Belfast Telegraph

Scarlett Johansson 'violated' by photo scandal

Scarlett Johansson felt "absolutely violated" when naked photos of her were leaked online.

The actress' email account was hacked last year and pictures she had meant to keep private were shown to the world.

Scarlett has discussed the devastating effect that period had on her life - especially as she initially thought someone she knew was betraying her.

"It was really terrible; I felt absolutely violated," she told Stylist magazine.

"For a while, I thought it must be someone that I knew who was posting these pictures of me and that was making me incredibly paranoid. I was looking around at all of my friends, who I have known for 20 years, wondering who the backstabber was. So to find out it wasn't a friend who hacked in was a relief, oddly."

The 27-year-old actress went on to compare what she went through to the phone hacking scandal which has engulfed several British newspapers. The London-based Leveson Inquiry has been looking into allegations that some UK publications listened to people's voicemails and real emails without permission in order to obtain stories.

The News of the World newspaper has shut down due to the weight of the claims against it.

"I wasn't really aware of how vulnerable all of us are, but I think everybody is just discovering that now, especially with the recent phone-hacking scandals," Scarlett said.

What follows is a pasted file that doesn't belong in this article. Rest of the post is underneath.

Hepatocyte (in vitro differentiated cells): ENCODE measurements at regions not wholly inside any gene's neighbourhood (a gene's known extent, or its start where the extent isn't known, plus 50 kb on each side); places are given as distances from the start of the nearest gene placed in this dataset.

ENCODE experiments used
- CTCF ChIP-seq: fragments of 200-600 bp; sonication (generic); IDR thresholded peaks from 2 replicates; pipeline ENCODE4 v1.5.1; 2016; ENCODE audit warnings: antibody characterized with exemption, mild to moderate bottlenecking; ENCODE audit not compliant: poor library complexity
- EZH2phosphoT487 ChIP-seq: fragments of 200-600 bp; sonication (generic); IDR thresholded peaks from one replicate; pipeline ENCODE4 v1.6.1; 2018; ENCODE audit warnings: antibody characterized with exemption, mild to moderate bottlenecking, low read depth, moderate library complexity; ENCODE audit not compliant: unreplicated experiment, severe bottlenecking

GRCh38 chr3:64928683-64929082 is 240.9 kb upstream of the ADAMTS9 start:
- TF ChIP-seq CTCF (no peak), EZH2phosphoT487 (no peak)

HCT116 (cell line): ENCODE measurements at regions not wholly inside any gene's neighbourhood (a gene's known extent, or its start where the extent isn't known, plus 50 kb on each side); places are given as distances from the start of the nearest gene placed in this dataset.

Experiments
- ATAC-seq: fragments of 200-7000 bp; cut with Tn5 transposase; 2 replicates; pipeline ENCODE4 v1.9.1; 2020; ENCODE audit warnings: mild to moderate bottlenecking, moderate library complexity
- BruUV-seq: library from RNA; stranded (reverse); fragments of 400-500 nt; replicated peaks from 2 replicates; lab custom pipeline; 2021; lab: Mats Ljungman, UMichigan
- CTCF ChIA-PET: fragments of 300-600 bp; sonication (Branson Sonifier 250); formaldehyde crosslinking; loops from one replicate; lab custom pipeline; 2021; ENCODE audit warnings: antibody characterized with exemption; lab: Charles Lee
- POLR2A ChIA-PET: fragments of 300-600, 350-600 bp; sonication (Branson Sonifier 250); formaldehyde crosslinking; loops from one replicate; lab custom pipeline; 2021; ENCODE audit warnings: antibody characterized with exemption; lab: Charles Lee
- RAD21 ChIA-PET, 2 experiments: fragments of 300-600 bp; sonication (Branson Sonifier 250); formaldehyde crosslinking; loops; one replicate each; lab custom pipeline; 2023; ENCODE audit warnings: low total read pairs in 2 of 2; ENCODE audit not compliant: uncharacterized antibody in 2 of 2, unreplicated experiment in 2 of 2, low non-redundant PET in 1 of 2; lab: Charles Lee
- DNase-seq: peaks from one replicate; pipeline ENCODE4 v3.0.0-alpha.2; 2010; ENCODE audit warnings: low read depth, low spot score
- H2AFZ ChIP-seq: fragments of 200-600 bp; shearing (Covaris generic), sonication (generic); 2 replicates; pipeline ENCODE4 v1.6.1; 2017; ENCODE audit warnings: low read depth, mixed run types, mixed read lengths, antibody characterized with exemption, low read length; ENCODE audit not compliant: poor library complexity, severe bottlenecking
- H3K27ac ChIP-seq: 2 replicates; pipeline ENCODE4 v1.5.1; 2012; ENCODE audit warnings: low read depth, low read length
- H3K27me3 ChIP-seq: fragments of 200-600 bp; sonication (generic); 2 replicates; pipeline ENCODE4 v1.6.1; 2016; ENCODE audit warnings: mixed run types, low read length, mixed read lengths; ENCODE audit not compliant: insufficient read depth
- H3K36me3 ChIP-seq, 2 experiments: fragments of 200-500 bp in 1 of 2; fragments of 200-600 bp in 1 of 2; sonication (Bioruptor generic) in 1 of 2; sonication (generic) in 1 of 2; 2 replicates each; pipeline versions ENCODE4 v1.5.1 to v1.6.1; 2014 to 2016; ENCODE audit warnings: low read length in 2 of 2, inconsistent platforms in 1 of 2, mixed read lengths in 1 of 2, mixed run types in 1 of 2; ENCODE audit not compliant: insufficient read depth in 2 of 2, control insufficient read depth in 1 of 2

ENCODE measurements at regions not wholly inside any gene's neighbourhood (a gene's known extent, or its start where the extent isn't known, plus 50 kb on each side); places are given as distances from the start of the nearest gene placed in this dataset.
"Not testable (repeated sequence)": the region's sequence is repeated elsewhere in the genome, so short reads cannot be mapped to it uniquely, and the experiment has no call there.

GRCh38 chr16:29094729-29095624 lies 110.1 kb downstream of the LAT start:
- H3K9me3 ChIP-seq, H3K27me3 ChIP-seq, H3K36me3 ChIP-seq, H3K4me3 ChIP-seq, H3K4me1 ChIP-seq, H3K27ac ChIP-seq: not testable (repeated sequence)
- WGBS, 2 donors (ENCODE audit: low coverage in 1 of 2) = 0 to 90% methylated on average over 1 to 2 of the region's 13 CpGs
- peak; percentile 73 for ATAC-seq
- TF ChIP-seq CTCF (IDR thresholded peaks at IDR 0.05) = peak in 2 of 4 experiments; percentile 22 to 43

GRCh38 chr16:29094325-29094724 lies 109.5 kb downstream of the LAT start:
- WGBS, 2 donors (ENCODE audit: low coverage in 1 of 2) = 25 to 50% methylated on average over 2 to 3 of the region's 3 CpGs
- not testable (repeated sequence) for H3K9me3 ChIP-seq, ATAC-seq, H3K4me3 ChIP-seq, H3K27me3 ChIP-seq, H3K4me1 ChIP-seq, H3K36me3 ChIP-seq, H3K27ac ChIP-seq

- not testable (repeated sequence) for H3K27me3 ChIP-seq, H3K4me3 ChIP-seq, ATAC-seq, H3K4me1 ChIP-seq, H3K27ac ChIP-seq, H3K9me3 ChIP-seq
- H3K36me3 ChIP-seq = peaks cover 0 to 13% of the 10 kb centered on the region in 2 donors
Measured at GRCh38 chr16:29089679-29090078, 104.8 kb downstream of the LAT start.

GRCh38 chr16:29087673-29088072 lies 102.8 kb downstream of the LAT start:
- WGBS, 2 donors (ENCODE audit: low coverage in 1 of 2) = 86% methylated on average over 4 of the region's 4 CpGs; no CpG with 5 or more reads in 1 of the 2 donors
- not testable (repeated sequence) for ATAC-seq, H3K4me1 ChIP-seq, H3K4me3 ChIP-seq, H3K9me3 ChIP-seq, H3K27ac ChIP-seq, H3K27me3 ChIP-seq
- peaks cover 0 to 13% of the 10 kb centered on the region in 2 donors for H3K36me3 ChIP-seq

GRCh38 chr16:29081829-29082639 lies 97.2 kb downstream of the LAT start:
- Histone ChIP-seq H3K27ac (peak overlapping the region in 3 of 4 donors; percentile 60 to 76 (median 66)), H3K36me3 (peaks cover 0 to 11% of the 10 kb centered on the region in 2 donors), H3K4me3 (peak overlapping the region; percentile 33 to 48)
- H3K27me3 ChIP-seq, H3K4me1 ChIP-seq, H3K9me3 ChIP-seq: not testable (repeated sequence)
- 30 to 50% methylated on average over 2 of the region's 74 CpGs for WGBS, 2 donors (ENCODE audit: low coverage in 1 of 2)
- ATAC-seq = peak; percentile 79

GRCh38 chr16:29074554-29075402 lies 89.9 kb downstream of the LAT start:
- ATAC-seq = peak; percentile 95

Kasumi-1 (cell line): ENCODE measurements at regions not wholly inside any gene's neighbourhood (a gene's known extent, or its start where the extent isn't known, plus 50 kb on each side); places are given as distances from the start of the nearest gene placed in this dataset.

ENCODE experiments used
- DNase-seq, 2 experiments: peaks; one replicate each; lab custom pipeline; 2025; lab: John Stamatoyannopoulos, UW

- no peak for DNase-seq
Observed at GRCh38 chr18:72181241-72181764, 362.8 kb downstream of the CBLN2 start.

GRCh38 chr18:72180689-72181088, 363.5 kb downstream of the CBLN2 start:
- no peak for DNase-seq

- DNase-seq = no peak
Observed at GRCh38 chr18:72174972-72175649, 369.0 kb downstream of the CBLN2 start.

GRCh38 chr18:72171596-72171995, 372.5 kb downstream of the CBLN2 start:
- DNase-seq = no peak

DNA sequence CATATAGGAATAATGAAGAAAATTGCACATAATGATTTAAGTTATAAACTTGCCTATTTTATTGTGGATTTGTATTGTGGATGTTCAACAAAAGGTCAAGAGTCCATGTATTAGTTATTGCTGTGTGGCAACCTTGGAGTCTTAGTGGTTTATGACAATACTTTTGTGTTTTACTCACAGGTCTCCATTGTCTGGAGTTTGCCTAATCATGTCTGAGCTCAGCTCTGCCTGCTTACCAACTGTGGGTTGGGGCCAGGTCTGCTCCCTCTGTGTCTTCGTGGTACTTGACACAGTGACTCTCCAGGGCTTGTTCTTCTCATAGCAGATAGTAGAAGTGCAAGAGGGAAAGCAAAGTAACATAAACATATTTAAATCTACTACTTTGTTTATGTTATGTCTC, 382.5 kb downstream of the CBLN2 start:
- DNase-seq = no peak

"It isn't just celebrities, it's all kinds of people who are not asking for the spotlight. Being hacked made me feel more vulnerable than I ever had previously. I couldn't figure it out."

Christopher Chaney was eventually arrested for breaking into Scarlett's personal correspondence.

Scarlett has had a tough time recently, with her divorce from Ryan Reynolds being finalised last year.

She also opened up about their split in the interview, explaining concentrating on her career has helped her deal with her grief.

"I think life throws you a lot of curve balls and you're constantly learning to change and be more tolerant of things. I think I'm in that place now where things that I thought I knew, I actually didn't. And I'm more willing to admit that I was wrong, and to change my perspective and route," she said.

"Work; that has been my therapy. I was really happy to be able to have the safety net You can't bring any of that stuff to work, especially with what I do, you have to leave it at home."

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From Belfast Telegraph